The loudest performance of the day came from Sheldon Richardson, who took advantage of Wilkerson being double-teamed to blow up three runs in the backfield, including one which forced a fumble that he was able to recover. He also dropped into coverage to break up a pass. Richardson penetrated the pocket a few times, but his only quarterback hit was negated by offsetting penalties.
That Richardson's most productive performance of the year should come on a day where Wilkerson was back to something near his best is no coincidence. Wilkerson's struggles this year have had a knock-on effect on everyone else. It also underlines what a huge difference it would make if Wilkerson is back to his best next year. Obviously Richardson being a beneficiary of that will depend if he's back but we'll be getting into the various keep-or-dump dilemmas over the next few weeks.
By contrast, Leonard Williams having deservedly been named team MVP earlier in the week, saw his season end with a comparative whimper. Obviously he played his part in holding the Bills to 2.4 yards per carry, but he ended up with just two tackles and one pressure. The exciting thing here is that he's only just started to scratch the surface in terms of his capabilities.
Deon Simon is another young player on the rise and he made some good contributions yesterday, including a goal line stuff and a sack. He was also in on a couple of other run stops and made a good open field tackle on a quarterback scramble after having dropped into coverage. The team didn't seem to lose much with Simon in for the injured Steve McLendon over the last month or so.
Finally, Anthony Johnson was credited with three tackles but overpursued on one play, leading to a big run. He didn't do much to distinguish himself in rotational work after Jarvis Jenkins was released.
Bent: Rookie Jordan Jenkins finished the year on a high as he made some good plays against the run and generated some good pressure. His performance was highlighted by his sack, forced fumble and fumble recovery.
Recent addition Corey Lemonier also laid a big hit on that play, causing the fumble, although Jenkins got official credit. He was also a handful on a few other pass rushes. It sums up how disappointing the Jets outside linebacker play has been that a guy could come in cold having not been able to keep his job on the Browns and provide an immediate upgrade.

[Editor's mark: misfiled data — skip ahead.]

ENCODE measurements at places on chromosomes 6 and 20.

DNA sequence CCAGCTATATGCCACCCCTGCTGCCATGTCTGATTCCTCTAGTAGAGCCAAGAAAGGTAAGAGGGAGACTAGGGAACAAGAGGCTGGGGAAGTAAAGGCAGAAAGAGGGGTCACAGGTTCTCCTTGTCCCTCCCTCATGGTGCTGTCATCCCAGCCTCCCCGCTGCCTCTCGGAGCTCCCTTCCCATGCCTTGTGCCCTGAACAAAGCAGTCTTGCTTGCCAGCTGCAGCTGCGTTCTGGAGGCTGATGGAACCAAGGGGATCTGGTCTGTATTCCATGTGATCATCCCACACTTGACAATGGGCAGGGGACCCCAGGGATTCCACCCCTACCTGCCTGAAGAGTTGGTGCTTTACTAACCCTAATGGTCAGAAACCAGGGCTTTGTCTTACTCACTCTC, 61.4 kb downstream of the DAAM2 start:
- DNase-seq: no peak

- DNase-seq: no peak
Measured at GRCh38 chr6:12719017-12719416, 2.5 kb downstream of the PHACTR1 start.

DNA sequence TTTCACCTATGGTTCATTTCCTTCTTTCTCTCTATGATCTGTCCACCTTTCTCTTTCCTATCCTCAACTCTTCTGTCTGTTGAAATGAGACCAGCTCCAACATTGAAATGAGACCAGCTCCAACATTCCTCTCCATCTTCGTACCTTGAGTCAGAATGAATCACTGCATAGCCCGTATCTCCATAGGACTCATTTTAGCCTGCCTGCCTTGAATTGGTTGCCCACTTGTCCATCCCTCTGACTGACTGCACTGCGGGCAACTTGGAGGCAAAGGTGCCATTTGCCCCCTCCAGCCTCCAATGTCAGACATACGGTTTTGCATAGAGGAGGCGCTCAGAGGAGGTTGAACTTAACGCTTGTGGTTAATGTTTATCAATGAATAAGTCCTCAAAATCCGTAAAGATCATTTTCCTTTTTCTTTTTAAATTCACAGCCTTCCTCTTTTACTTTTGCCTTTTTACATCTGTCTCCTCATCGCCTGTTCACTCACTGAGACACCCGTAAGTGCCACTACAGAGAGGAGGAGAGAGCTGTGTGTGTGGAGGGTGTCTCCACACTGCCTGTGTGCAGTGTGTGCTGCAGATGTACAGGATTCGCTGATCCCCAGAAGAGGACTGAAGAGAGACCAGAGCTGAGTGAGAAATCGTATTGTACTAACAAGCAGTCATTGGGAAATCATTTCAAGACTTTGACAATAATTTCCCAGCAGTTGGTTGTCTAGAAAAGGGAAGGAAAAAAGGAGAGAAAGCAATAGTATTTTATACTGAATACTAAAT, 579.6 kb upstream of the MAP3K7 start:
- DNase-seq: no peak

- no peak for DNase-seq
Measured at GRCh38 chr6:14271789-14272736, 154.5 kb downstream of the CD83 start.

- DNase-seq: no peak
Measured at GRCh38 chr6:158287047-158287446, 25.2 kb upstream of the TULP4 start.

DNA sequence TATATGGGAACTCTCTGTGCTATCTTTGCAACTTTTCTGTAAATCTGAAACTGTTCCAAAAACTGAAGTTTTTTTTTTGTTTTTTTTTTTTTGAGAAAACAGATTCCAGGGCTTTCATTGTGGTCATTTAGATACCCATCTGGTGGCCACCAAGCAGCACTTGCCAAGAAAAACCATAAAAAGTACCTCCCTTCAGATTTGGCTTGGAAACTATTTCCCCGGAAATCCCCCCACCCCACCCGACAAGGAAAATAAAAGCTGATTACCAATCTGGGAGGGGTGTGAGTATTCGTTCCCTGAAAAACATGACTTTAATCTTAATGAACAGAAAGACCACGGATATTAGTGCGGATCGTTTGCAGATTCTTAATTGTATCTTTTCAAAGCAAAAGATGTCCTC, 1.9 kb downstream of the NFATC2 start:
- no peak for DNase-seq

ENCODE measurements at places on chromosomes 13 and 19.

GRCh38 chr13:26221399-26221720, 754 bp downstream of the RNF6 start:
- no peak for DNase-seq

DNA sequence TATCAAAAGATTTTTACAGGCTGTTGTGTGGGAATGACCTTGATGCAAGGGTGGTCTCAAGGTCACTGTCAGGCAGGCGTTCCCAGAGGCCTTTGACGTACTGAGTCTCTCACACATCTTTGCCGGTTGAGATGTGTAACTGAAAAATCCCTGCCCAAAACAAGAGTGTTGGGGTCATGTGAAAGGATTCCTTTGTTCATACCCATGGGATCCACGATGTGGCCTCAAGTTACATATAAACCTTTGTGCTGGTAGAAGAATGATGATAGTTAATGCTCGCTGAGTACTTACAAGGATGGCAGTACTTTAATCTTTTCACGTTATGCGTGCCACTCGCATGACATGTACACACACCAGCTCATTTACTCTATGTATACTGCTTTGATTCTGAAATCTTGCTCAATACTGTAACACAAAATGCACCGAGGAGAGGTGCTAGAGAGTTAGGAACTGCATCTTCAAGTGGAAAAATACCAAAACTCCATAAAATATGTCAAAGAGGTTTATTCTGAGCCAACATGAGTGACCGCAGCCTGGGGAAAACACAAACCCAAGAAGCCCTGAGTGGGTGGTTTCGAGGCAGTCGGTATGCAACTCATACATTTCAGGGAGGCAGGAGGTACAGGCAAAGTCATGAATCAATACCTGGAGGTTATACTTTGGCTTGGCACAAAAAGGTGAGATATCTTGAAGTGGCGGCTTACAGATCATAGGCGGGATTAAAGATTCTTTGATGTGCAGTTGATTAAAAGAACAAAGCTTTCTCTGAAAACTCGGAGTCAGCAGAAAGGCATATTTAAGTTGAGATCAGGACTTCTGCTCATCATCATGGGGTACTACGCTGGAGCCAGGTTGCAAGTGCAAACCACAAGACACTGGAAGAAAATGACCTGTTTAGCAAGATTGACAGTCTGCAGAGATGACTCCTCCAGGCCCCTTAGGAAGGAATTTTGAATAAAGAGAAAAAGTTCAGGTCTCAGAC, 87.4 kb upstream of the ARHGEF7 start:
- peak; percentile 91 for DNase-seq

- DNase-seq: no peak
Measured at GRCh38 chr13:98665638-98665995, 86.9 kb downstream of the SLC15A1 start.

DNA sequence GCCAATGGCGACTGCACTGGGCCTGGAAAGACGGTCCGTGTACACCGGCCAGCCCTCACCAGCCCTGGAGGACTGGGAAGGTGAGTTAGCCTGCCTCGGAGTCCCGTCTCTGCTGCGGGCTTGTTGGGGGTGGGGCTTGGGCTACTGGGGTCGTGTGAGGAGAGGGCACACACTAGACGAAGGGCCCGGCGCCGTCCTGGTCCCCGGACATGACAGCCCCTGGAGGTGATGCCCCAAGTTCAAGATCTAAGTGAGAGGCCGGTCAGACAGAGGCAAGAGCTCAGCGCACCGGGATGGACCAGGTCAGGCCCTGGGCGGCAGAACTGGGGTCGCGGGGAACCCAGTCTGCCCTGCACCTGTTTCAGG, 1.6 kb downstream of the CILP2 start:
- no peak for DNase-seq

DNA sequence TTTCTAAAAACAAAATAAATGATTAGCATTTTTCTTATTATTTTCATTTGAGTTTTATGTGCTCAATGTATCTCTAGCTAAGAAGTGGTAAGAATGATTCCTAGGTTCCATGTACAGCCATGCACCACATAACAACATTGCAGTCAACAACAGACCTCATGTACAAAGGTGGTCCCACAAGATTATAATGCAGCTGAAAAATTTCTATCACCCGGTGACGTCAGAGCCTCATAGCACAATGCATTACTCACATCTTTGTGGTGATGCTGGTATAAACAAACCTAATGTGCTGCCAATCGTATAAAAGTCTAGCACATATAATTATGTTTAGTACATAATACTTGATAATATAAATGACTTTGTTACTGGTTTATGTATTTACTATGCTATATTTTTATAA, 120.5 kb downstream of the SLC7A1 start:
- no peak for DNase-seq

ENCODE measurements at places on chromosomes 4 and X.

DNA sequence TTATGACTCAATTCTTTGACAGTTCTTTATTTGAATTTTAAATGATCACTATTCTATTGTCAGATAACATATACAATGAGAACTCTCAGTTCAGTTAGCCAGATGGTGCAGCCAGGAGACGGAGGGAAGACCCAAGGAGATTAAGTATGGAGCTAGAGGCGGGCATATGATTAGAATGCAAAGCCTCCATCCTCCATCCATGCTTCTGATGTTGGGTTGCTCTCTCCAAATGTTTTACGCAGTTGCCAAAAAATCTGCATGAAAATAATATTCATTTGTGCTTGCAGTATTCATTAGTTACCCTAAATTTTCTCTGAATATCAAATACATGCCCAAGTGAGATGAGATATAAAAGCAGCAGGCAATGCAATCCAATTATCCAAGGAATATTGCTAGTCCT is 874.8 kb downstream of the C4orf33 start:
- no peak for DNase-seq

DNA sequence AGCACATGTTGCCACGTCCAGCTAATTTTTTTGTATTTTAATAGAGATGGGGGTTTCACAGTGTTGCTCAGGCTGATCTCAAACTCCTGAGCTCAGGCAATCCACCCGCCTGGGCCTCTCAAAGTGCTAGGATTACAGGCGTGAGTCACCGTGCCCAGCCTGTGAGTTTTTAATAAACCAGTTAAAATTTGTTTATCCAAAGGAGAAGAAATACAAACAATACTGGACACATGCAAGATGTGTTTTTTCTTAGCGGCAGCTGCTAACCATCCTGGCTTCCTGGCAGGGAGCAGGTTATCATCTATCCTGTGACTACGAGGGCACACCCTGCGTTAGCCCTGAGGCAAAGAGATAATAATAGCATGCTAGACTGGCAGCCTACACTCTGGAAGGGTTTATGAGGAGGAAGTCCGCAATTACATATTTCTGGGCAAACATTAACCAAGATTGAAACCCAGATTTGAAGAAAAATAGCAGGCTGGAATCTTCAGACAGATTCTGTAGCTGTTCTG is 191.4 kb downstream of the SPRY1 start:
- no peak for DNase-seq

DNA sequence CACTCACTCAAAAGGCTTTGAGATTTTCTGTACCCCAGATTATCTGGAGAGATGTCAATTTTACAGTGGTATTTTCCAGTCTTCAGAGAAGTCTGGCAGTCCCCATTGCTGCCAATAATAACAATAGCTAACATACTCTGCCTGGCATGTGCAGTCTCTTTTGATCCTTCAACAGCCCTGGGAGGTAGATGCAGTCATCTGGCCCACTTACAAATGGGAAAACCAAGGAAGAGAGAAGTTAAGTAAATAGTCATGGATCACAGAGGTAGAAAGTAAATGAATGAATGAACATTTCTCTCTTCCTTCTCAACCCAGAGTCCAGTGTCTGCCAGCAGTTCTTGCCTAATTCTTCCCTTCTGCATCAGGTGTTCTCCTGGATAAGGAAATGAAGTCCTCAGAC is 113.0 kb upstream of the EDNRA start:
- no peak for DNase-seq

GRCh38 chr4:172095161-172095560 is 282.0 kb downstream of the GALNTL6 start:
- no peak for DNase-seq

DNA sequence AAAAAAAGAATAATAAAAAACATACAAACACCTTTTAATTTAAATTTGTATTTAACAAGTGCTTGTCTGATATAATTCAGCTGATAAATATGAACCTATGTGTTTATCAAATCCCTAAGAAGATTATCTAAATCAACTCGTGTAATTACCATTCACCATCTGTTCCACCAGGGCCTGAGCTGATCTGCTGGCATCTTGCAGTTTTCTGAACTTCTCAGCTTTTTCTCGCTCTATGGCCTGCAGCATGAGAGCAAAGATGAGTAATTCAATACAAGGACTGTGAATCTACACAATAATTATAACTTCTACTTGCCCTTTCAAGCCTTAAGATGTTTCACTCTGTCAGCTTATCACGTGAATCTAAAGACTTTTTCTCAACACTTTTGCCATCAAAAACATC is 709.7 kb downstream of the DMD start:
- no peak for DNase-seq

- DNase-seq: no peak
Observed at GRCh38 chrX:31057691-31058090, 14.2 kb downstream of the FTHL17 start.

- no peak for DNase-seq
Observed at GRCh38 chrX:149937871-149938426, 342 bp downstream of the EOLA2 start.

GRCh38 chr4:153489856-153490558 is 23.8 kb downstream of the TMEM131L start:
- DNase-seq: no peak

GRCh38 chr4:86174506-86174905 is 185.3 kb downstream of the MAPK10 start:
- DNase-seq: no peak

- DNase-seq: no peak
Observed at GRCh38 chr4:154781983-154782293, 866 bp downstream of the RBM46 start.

Freddie Bishop made some good plays against the run, including two tackles in the backfield, but he was badly caught on the inside on one outside run and didn't generate any pressure as a pass rusher. Bishop has played over 150 snaps over the last four weeks but had just three pressures and no quarterback hits.
Darron Lee had five tackles and a quarterback hit, but he was blocked out of a couple of plays and there were two short yardage plays where he met the runner in the hole but couldn't prevent the first down. This is probably the first time that his lack of size was a major factor in his performance, although once again that perhaps had more to do with him getting there a split second too late to square up to and stop the runner in his tracks.
The one major breakdown Lee had saw him drop into coverage and allow a receiver to drop in behind him all alone. EJ Manuel missed the throw, which should have been an easy touchdown.
Was it his fault though? He initially dropped with the defender and then passed him off assuming someone was behind him. Buster Skrine had run with his receiver on a post route despite the fact the safety was right there. On the other side of the field, everyone appeared to be in zone coverage. It's always hard to tell - and perhaps even if it was Skrine's fault, Lee should have realized and adjusted accordingly.
David Harris once again led the team in tackles, including one in the backfield. He gave up a first down on a short pass and was caught inside on one run though.
Finally, Bruce Carter hasn't played much this season, but he got a chance at some playing time yesterday and responded well. He had a run stuff, a pass break-up and a pressure.
Bent: Darrelle Revis had a memorable day in what could have been his last game as a Jet. Having been selected as a team captain, Revis almost wrapped up his day with a touchdown after intercepting his first pass in over a year and returning it all the way back to the three-yard line.
Revis gave up a couple of first downs, including a long one that saw him pushed to the ground by the receiver running deep. He was also temporarily knocked out of the game on a play where he missed a tackle - not exactly a glowing recommendation for his potential conversion to safety.
Naming him a captain was unexpected and a bit weird in light of his recent comments. Was this a nod to Revis' past, an act of "class" designed to give Revis exactly what he asked for before unceremoniously dumping him? Of course Revis believes the Jets should still pay him a top level salary based on past performance, even while conceding he's not the man he once was. I don't know where he gets his delusions.
Ultimately, this will be one of the biggest decisions of the offseason and I'm not convinced they've made up their minds yet. It's hard to imagine a satisfactory conclusion to the Revis/Jets saga. The Jets just never should have sent him away. That's where they lost him.
Calvin Pryor was responsible for the Revis interception, stepping in front of a defender to deflect the ball into the air. Pryor had an active performance as he was also in on a couple of stops near the line of scrimmage, but his roughing the passer penalty gave the Bills a second bite on fourth down.
Rontez Miles had a quieter day, although he made a touchdown saving tackle on the big pass play in the fourth quarter. He was also in good position on an incompletion.